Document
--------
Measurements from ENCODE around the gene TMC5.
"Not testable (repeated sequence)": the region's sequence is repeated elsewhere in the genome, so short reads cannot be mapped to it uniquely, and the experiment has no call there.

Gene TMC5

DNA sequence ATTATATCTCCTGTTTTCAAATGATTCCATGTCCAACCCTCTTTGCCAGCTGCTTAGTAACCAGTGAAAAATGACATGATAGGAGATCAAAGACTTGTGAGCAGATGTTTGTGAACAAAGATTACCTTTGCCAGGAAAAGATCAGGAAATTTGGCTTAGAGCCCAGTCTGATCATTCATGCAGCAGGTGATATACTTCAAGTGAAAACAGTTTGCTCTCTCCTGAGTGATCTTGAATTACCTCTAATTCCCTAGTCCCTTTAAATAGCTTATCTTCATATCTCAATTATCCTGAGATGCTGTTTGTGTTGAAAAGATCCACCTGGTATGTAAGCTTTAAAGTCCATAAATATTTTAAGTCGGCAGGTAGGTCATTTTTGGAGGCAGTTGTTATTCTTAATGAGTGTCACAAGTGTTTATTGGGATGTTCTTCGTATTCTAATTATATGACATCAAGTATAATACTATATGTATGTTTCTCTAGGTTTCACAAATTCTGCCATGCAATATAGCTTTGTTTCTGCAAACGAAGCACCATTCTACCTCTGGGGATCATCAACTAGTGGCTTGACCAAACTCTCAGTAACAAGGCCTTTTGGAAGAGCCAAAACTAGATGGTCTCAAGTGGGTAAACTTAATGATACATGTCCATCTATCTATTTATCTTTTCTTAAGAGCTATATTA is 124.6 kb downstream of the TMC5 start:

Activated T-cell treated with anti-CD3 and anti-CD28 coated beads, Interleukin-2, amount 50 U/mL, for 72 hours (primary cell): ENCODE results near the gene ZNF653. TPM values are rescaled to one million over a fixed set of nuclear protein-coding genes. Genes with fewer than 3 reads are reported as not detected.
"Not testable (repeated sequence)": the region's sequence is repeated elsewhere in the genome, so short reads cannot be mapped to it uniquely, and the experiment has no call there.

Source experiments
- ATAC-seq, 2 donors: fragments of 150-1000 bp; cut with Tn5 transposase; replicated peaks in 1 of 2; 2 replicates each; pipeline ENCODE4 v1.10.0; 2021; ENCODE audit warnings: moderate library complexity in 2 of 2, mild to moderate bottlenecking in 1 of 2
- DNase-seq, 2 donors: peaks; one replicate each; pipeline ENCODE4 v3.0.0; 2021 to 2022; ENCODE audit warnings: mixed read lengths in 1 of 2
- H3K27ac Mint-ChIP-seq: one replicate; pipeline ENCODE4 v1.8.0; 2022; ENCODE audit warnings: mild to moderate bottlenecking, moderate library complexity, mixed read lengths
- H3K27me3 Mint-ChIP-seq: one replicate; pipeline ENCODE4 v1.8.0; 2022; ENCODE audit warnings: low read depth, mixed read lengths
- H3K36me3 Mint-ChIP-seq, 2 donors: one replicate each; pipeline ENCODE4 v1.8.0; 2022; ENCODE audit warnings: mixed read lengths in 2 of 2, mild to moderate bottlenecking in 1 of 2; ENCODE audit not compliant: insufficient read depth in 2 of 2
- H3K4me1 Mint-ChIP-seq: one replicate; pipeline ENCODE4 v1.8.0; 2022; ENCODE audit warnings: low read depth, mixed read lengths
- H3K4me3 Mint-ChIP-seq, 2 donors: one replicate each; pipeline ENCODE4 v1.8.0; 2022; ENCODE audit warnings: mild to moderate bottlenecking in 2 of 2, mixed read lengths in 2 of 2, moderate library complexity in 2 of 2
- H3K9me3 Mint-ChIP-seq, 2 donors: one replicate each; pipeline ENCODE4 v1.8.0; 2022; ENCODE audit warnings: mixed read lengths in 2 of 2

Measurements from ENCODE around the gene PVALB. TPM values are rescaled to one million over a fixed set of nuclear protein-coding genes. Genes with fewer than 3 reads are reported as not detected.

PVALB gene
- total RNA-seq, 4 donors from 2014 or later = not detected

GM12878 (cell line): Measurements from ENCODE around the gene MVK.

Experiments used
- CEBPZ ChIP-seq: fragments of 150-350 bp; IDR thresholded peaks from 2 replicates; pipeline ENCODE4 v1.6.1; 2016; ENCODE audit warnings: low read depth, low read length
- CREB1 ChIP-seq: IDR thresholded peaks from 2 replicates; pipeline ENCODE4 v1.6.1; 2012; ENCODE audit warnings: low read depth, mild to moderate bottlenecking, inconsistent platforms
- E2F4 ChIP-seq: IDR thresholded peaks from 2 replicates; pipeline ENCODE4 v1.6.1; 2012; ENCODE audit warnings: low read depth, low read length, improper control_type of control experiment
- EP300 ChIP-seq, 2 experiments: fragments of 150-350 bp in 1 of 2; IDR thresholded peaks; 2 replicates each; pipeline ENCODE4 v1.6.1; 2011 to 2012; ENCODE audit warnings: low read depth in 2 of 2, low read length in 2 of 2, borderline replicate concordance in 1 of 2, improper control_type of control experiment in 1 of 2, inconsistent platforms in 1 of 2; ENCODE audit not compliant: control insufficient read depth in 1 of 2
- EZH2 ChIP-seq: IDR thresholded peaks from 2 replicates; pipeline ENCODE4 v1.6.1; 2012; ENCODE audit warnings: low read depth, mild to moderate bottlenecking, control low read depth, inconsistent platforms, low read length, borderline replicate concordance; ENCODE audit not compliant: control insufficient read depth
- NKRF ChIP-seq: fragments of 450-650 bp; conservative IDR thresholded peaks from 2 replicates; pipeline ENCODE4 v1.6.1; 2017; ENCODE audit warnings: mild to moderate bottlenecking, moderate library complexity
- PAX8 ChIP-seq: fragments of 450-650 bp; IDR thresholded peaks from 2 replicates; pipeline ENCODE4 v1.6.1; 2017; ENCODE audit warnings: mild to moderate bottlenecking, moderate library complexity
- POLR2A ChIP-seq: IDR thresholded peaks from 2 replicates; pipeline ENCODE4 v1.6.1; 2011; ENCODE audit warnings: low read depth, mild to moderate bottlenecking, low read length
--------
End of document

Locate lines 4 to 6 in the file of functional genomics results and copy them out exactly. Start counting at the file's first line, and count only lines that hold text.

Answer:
DNA sequence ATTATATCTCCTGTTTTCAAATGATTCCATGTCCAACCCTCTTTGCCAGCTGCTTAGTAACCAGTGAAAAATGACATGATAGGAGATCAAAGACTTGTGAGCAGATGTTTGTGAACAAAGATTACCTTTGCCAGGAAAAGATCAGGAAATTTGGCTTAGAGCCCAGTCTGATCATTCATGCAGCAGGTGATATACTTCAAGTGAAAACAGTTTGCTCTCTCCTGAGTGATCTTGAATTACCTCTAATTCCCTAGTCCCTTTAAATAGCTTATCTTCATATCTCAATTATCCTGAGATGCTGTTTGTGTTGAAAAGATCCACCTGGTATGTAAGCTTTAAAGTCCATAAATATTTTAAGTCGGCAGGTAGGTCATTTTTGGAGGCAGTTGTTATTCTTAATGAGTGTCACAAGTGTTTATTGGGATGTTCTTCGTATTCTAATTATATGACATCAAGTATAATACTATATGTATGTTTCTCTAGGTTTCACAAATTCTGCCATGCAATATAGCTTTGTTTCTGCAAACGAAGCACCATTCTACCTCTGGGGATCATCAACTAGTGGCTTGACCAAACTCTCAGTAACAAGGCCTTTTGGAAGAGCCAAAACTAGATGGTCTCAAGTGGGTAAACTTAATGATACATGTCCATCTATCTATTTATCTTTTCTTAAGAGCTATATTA is 124.6 kb downstream of the TMC5 start:

Activated T-cell treated with anti-CD3 and anti-CD28 coated beads, Interleukin-2, amount 50 U/mL, for 72 hours (primary cell): ENCODE results near the gene ZNF653. TPM values are rescaled to one million over a fixed set of nuclear protein-coding genes. Genes with fewer than 3 reads are reported as not detected.
"Not testable (repeated sequence)": the region's sequence is repeated elsewhere in the genome, so short reads cannot be mapped to it uniquely, and the experiment has no call there.